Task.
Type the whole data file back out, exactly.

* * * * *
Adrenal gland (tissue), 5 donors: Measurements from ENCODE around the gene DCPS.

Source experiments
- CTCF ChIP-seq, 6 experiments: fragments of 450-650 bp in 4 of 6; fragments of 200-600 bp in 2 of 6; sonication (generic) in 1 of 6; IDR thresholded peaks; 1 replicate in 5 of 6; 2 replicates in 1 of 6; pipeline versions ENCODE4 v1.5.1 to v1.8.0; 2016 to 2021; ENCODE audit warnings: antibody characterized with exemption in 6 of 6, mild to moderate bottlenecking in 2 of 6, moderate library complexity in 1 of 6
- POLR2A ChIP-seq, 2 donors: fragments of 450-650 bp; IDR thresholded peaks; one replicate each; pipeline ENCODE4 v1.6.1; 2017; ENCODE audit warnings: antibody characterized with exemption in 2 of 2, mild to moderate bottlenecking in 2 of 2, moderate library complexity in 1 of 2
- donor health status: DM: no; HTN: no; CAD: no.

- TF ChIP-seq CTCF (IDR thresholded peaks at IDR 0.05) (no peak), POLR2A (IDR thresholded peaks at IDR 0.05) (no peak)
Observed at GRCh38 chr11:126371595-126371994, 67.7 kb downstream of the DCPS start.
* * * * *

Adrenal gland (tissue), 5 donors: Measurements from ENCODE around the gene DCPS.

Source experiments
- CTCF ChIP-seq, 6 experiments: fragments of 450-650 bp in 4 of 6; fragments of 200-600 bp in 2 of 6; sonication (generic) in 1 of 6; IDR thresholded peaks; 1 replicate in 5 of 6; 2 replicates in 1 of 6; pipeline versions ENCODE4 v1.5.1 to v1.8.0; 2016 to 2021; ENCODE audit warnings: antibody characterized with exemption in 6 of 6, mild to moderate bottlenecking in 2 of 6, moderate library complexity in 1 of 6
- POLR2A ChIP-seq, 2 donors: fragments of 450-650 bp; IDR thresholded peaks; one replicate each; pipeline ENCODE4 v1.6.1; 2017; ENCODE audit warnings: antibody characterized with exemption in 2 of 2, mild to moderate bottlenecking in 2 of 2, moderate library complexity in 1 of 2
- donor health status: DM: no; HTN: no; CAD: no.

- TF ChIP-seq CTCF (IDR thresholded peaks at IDR 0.05) (no peak), POLR2A (IDR thresholded peaks at IDR 0.05) (no peak)
Observed at GRCh38 chr11:126371595-126371994, 67.7 kb downstream of the DCPS start.